I’m thinking about going car camping and would like to eat out as little as possible. What do you guys recommend to eat and bring, considering the small amount of storage and limited resources to actually cook the food. I do plan on bringing a very small generator and small microwave.
I have a two burner coleman camp stove and that’s all I use to cook.
I kind of just rotate between.
- fried rice
I’m a simple man haha. I don’t eat meat so that keeps things simple for me. If you’ve got a microwave you can pretty much cook anything you’d like
If I had a camping microwave I would be eating mug scrambled eggs all the time. Crack two eggs in a porcelain mug, swish with a fork, microwave for 40 seconds, swish with a fork, microwave for 20 more seconds, at this point it is probably done (xl eggs may require 10 more seconds). Add cheese. Mmm. As long as you don’t overlook it (I never have, I eat this for lunch every day basically) the taste and texture is great.
@Clark With a microwave, you have so many options! One thing we do (on our camping stove but ideally made for microwaves) are meals in a pouch. Like Taylor, I am a vegetarian (but husband is not!) so the Tasty Bite Indian food is a good staple. Another one I have tried and liked are Vana plant-based meals (in a pouch). We used to do burritos but once you open the pack of tortillas, you have to store them in a fridge or cooler so we switched to nachos. We make them in 8" cast iron pans so we each customize them the way we want them. Another option is Barilla makes cooked pasta (for two or one hungry person). You heat in the microwave or on a stovetop - ready in less than five minutes. Hope some of these ideas work for you!
We eat basically what we eat at home.
Quinoa with veggies for dinner and protein of choice. Left over quinoa is used for breakfast burritos.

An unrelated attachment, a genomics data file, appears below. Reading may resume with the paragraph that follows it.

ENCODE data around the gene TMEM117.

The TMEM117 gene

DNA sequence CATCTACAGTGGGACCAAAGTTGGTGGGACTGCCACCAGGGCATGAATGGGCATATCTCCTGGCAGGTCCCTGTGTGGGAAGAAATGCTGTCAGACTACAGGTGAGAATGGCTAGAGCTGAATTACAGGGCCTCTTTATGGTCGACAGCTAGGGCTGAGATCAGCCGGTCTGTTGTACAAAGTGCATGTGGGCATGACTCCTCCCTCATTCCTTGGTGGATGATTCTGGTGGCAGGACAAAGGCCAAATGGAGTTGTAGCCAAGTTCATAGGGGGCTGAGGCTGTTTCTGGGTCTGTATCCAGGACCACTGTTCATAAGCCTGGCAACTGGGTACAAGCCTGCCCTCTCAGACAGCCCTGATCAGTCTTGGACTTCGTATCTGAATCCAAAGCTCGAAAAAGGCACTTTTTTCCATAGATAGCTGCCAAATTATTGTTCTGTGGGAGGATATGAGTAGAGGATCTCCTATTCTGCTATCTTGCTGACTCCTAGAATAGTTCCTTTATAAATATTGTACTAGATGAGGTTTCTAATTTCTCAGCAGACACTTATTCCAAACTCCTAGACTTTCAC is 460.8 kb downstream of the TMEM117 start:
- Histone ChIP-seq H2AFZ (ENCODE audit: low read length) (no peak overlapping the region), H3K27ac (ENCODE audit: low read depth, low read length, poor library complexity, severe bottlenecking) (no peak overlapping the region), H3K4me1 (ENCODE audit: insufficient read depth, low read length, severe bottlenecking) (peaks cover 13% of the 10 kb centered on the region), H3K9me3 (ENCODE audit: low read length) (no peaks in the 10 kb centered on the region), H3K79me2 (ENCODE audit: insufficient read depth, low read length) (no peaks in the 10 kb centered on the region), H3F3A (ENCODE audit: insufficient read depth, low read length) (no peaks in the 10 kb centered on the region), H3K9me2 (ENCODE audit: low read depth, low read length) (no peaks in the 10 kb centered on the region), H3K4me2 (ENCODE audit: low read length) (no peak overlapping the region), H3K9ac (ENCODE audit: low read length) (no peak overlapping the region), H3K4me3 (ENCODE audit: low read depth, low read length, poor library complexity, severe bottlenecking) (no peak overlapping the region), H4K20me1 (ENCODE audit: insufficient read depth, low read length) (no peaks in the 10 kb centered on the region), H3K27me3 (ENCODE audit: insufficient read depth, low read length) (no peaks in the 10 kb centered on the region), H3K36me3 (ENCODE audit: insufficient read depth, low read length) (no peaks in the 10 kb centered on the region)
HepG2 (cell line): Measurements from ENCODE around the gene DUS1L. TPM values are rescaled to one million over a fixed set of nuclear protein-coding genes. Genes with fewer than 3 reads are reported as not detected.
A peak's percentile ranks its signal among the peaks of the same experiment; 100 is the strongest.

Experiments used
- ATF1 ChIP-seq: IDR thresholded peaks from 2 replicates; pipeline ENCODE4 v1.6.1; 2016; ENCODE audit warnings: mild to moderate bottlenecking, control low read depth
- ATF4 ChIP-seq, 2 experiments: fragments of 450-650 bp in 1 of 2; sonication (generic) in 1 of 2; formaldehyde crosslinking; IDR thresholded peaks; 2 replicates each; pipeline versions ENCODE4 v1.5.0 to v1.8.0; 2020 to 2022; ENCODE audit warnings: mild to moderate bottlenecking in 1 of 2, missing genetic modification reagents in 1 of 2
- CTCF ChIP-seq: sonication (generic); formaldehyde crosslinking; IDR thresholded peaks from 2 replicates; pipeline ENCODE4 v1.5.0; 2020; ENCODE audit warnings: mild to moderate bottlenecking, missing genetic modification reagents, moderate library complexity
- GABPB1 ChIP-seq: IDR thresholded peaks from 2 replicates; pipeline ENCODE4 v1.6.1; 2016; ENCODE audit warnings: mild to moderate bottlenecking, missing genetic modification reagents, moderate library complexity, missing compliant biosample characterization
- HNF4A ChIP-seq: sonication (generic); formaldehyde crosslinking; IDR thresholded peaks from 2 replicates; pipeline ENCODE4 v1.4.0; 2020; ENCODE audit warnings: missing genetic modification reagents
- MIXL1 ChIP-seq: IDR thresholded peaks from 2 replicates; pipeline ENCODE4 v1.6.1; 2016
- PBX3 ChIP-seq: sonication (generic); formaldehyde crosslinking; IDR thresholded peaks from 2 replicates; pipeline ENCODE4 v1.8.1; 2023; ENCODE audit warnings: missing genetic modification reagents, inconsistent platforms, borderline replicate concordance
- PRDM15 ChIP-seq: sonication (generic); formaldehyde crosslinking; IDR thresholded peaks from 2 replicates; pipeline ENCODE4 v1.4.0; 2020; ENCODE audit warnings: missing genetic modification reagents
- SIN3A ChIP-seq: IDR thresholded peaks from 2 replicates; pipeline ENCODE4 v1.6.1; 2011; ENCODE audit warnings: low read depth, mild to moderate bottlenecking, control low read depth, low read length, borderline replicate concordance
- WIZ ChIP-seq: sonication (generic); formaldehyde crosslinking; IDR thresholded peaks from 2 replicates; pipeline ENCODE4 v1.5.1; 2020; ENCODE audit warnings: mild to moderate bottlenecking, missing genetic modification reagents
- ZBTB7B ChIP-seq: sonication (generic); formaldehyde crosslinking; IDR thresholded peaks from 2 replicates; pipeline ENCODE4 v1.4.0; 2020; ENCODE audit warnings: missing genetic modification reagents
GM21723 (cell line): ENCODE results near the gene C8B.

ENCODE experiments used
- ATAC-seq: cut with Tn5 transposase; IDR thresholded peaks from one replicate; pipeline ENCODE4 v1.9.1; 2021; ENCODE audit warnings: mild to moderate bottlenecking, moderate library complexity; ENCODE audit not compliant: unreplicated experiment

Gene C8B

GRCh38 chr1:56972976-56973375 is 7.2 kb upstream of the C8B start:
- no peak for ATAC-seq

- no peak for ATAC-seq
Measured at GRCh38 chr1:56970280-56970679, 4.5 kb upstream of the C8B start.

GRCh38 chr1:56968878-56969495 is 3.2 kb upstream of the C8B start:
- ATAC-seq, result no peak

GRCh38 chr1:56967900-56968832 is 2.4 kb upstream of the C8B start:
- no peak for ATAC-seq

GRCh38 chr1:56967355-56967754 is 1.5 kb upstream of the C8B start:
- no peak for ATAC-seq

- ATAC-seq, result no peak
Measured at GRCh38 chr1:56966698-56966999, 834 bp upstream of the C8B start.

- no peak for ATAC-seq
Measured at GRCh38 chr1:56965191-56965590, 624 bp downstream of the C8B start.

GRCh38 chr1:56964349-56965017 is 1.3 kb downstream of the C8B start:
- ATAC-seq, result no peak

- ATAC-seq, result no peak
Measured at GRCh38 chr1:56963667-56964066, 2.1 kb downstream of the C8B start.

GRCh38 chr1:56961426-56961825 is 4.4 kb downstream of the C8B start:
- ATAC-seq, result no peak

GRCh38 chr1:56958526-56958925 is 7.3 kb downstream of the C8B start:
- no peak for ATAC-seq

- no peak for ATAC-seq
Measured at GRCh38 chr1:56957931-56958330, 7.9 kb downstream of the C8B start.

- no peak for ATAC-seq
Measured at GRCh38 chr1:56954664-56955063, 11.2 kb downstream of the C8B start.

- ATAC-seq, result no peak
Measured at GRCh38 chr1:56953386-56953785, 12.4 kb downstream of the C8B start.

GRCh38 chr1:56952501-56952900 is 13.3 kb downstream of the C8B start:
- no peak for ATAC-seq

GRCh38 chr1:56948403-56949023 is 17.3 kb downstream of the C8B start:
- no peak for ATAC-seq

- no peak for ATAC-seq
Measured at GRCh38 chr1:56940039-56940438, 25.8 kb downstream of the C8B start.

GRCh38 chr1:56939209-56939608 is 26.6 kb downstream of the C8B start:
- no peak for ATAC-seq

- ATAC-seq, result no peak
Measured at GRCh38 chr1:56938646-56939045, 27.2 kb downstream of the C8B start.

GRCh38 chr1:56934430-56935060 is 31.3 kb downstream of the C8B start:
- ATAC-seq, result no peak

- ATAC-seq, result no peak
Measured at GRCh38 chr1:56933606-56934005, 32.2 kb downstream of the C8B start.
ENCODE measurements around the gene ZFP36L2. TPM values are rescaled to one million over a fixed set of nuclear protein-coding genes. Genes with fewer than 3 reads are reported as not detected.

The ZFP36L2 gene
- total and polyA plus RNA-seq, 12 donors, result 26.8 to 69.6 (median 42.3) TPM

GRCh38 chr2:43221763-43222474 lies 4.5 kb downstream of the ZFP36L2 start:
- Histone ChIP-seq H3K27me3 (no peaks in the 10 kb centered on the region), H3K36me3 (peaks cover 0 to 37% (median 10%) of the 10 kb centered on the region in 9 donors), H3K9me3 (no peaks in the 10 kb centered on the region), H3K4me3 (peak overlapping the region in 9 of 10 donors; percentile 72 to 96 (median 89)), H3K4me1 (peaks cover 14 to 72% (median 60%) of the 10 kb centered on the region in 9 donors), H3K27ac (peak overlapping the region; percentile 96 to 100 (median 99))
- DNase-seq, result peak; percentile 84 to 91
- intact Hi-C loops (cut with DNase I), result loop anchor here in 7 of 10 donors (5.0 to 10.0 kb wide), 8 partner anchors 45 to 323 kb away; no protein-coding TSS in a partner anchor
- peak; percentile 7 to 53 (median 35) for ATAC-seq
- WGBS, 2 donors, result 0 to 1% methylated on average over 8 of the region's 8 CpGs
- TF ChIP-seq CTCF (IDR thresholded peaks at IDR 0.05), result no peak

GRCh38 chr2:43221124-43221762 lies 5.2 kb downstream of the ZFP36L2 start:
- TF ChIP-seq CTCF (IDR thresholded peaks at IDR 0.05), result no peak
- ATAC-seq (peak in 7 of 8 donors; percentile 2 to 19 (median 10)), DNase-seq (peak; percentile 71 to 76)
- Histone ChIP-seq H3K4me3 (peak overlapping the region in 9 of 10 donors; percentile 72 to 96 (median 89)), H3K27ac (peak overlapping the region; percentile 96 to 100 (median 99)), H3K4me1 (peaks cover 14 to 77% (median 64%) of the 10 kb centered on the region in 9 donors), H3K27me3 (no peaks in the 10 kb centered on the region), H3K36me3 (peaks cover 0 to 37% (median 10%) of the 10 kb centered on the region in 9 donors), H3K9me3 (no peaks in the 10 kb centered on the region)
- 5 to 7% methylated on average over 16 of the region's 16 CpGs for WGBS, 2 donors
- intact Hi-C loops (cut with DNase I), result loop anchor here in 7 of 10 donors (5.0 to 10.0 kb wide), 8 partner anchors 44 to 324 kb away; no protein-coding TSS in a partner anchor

Rice with curry cubes, (just add water) and grilled veggies is easy and not much clean up. S&B is the brand we use.
Lunch is usually sandwiches/PBJ.
Boxed Mac/cheese is easy and quick. Add veggie hotdogs or regular hotdogs. Easy meal.
We don’t do pancakes or French toast. Too much to clean up. Syrup attracts bugs.
We have a 2 burner Coleman propane stove so, 2 pan meals are ideal.
We eat a lot of the same stuff we eat at home, and I either cook on the fire or over my backpacking stove and a pot support for large pots that a friend welded for us. I think the key to making it easy is prepping beforehand. I throw together “meal kits” of individually prepped &bagged ingredients in a gallon sized ziplock bag. I’ll put soy curls (a vegan chickn substitute), fajita seasoning, a lime, a small chunk of coconut oil, sliced peppers and onions, tortillas, each in a small bag added to a big one. It makes cooking super easy and we do reuse the bags for dry ingredients. Cold stuff gets stored in the cooler. I like to check out dirtygourmet.com for meal ideas. If you are going to cook over the fire, don’t forget pot holders!
I go for one pot/pan meals. Pan: my favorite is slice Fieldroast Italian sausage in half and fry with veggies to eat in a wrap (cook double and have for 2 meals). Pot: knorr side dishes with spinach and tofu jerky; chili beans (right out of the can or heat with extras); oatmeal. No pot/pan: salsa, chips, cheese and lunchmeat plate; spinach salad.
I usually bring some backpacking meals as a backup if I get stuck or run out (or find someone in need - which has happened a few times). Lunch is usually a variety of bars (currently on a Taos maple and pecan bar binge) and nuts. I bring Liquid IV or other electrolyte powder in easy to use packets.
Being in a car means you can stock up locally on longer trips. I go with the local goods and get adventurous in my combinations